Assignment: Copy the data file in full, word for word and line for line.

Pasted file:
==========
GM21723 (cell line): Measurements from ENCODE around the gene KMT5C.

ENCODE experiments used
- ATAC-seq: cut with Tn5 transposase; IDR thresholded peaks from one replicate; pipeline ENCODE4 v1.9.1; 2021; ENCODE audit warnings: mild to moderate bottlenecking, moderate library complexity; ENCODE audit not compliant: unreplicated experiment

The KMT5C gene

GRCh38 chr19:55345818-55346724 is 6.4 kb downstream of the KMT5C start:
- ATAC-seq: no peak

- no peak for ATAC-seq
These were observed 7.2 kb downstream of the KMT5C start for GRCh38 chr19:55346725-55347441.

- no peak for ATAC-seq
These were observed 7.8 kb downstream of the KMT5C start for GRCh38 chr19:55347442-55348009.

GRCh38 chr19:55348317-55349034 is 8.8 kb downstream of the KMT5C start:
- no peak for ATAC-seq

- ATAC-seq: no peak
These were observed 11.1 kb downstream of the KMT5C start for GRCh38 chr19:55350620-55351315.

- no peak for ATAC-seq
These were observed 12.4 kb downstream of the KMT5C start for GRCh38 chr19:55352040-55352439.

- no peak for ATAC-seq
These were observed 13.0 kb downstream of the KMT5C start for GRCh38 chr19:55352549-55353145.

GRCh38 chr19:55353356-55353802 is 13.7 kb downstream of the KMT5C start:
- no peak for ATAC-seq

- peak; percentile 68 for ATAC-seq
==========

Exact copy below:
GM21723 (cell line): Measurements from ENCODE around the gene KMT5C.

ENCODE experiments used
- ATAC-seq: cut with Tn5 transposase; IDR thresholded peaks from one replicate; pipeline ENCODE4 v1.9.1; 2021; ENCODE audit warnings: mild to moderate bottlenecking, moderate library complexity; ENCODE audit not compliant: unreplicated experiment

The KMT5C gene

GRCh38 chr19:55345818-55346724 is 6.4 kb downstream of the KMT5C start:
- ATAC-seq: no peak

- no peak for ATAC-seq
These were observed 7.2 kb downstream of the KMT5C start for GRCh38 chr19:55346725-55347441.

- no peak for ATAC-seq
These were observed 7.8 kb downstream of the KMT5C start for GRCh38 chr19:55347442-55348009.

GRCh38 chr19:55348317-55349034 is 8.8 kb downstream of the KMT5C start:
- no peak for ATAC-seq

- ATAC-seq: no peak
These were observed 11.1 kb downstream of the KMT5C start for GRCh38 chr19:55350620-55351315.

- no peak for ATAC-seq
These were observed 12.4 kb downstream of the KMT5C start for GRCh38 chr19:55352040-55352439.

- no peak for ATAC-seq
These were observed 13.0 kb downstream of the KMT5C start for GRCh38 chr19:55352549-55353145.

GRCh38 chr19:55353356-55353802 is 13.7 kb downstream of the KMT5C start:
- no peak for ATAC-seq

- peak; percentile 68 for ATAC-seq